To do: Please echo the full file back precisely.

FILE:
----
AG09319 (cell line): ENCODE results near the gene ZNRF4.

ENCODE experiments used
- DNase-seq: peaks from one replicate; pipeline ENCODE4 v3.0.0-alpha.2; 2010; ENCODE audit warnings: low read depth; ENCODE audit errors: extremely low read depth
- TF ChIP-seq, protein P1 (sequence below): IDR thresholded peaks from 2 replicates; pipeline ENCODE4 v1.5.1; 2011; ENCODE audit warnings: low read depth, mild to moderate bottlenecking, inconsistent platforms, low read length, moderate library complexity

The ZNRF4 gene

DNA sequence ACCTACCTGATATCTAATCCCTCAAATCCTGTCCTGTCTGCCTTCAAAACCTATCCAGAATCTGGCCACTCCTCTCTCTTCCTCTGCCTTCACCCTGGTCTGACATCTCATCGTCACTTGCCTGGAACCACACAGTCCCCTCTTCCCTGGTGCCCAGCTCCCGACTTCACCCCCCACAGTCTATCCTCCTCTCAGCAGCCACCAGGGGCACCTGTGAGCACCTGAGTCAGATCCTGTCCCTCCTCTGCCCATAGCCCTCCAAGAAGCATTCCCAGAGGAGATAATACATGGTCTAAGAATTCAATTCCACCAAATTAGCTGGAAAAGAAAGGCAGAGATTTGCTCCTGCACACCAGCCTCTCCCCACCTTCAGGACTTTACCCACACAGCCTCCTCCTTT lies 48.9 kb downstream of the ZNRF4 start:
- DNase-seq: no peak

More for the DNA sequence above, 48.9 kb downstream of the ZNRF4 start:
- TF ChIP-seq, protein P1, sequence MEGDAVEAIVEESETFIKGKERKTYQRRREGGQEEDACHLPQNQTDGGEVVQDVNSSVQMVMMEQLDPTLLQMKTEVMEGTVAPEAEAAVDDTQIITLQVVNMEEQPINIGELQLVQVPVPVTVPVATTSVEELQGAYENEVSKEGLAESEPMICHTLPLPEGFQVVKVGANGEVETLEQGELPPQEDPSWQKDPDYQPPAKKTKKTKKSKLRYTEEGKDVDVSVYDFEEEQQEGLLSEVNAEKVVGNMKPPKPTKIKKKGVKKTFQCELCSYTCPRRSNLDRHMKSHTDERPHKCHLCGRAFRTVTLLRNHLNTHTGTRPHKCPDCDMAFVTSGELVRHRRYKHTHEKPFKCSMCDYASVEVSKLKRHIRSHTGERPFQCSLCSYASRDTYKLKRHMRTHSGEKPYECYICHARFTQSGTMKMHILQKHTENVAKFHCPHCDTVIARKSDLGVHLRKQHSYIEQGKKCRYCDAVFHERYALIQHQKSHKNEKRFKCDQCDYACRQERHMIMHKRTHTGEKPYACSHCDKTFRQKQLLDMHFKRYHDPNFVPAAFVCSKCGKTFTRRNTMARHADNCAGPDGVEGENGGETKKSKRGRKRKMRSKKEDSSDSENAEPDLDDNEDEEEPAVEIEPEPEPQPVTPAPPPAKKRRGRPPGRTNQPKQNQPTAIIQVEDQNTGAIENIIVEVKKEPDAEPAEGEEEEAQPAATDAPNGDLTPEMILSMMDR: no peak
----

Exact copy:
AG09319 (cell line): ENCODE results near the gene ZNRF4.

ENCODE experiments used
- DNase-seq: peaks from one replicate; pipeline ENCODE4 v3.0.0-alpha.2; 2010; ENCODE audit warnings: low read depth; ENCODE audit errors: extremely low read depth
- TF ChIP-seq, protein P1 (sequence below): IDR thresholded peaks from 2 replicates; pipeline ENCODE4 v1.5.1; 2011; ENCODE audit warnings: low read depth, mild to moderate bottlenecking, inconsistent platforms, low read length, moderate library complexity

The ZNRF4 gene

DNA sequence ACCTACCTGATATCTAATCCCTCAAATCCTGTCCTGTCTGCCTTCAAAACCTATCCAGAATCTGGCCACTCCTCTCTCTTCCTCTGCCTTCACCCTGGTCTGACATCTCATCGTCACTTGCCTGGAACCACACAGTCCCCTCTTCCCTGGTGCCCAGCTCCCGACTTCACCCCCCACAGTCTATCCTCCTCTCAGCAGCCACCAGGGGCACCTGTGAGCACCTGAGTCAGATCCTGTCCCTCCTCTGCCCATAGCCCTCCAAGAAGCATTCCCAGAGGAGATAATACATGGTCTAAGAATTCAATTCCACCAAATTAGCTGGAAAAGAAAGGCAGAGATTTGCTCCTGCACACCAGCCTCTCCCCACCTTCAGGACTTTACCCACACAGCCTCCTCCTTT lies 48.9 kb downstream of the ZNRF4 start:
- DNase-seq: no peak

More for the DNA sequence above, 48.9 kb downstream of the ZNRF4 start:
- TF ChIP-seq, protein P1, sequence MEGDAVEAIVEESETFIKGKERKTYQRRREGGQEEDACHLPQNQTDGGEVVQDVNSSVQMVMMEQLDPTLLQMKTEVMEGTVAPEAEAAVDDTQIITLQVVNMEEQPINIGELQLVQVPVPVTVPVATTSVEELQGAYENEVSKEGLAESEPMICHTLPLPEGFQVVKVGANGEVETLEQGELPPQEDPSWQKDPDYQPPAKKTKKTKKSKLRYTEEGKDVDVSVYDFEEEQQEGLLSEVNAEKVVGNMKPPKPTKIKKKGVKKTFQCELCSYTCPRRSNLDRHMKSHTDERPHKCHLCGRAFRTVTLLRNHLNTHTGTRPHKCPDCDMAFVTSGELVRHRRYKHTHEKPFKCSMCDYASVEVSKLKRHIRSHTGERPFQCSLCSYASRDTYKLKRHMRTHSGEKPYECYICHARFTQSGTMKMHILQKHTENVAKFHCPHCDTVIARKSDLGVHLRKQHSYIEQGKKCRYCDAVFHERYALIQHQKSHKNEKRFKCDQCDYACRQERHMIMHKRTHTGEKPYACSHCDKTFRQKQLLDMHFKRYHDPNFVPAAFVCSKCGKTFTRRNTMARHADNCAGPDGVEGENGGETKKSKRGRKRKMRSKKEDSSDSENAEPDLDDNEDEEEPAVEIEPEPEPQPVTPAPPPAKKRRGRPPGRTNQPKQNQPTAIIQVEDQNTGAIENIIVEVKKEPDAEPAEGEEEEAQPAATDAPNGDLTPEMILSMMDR: no peak